Next to the trappings, in the north-western corner, a third bundle of iron arrowheads had been placed. [fn. 18]Also two spearheads of iron were recovered, one with a long hilt varnished with black lacquer,[fn. 19] and pointing from the feet of the deceased towards the south-western corner of the chamber. The other does not have a visible hilt; it is placed at the opposite side of the cuirass.
Apart from the metal ware, also two whetstones and a pair of small sized Haji ware (Jap. hajiki 土師器) jars were found in the chamber, placed together along the southern wall (Fig. 34).

Like Tenguyama and the later Nima-Ōtsuka, Shōbuzako bears clear evidence of connections to and influence from the burials built in the Korean Peninsula. The rich use of clay when building the chamber and the process of constructing the mound itself both originate in the southern part of the Korean Peninsula. It is also in this area that we find the insertion of wood in the construction of the stone chamber, which phenomenon has been observed here in chambers earlier than that of Shōbuzako. It is furthermore likely that the origin of the cylindrical bronze rosettes should be traced to the Peninsula.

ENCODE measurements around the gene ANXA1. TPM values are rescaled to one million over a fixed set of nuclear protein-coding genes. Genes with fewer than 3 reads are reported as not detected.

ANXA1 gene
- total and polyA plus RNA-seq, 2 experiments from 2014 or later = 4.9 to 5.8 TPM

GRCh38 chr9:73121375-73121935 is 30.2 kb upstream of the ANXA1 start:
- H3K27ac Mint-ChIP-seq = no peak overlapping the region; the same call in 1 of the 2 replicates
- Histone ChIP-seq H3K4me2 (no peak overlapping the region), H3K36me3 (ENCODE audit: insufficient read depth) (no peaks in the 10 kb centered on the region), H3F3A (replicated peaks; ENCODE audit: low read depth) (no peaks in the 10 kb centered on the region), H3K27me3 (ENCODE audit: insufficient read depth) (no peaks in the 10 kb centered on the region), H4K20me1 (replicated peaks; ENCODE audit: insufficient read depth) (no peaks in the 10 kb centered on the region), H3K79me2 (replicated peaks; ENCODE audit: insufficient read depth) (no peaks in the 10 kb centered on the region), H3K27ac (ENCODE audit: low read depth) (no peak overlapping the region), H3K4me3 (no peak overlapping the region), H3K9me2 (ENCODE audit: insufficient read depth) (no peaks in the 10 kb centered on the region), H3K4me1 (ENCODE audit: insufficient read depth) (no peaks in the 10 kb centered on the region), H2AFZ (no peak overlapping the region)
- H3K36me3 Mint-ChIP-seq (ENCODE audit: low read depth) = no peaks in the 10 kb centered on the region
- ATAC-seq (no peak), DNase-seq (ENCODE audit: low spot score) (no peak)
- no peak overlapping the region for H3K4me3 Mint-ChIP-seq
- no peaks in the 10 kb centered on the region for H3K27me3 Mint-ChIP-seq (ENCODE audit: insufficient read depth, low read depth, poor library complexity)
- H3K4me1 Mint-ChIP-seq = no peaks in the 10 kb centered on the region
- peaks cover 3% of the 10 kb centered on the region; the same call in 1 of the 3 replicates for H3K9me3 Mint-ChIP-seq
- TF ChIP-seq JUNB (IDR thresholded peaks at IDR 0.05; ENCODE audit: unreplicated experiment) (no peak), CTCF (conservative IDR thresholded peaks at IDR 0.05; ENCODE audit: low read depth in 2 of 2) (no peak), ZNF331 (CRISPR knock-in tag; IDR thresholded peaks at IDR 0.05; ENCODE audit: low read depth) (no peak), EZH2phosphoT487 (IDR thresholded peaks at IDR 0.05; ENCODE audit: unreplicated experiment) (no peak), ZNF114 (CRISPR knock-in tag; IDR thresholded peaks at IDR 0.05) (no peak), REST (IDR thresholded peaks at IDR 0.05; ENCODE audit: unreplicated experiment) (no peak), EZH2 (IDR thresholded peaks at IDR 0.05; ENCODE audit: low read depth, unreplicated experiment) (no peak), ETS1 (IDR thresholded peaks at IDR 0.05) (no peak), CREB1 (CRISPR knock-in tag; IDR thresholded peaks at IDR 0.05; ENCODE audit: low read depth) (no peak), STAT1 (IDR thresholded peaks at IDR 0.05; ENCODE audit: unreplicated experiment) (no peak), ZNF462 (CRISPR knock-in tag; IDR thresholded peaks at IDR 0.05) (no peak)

The combination and styles of the grave goods place the building of Shōbuzako in the latter half of the 5th century,[fn. 20] temporarily with Tenguyama, and in the Yūryaku dynasty period. It turned out to be the content of the grave itself that assessed Shōbuzako’s date of construction. None of the sherds of haniwa and Sue ware, recovered over the years of investigations in various trenches and in the earth accumulated in the moat had been in a position to clearly verify their connection to the mound itself (Okayama Daigaku Kōkogaku Kenkyūshitsu 2007:1-2).

 

Conclusions

The discontinuity in Kibi in the late 5th century of the building of giant and large scale kofun mounds like Kamo-Tsukuriyama, Misu-Tsukuriyama and Ryōgūzan is sometimes seen as indicating that the elite here suffered a restriction of power by the great kings in the Kinai 畿内 region (Map 1). This discontinuity however, can be observed all over western Japan. Even the Furu'ichi 古市 and the Mozu 百舌鳥 kofun clusters in Ōsaka 大阪 that represent leaders in what we assume must have been the most powerful region of all, move towards a stop in terms of construction of large scale mounds at exactly the same point of time (MATSUGI ed. 2001:64).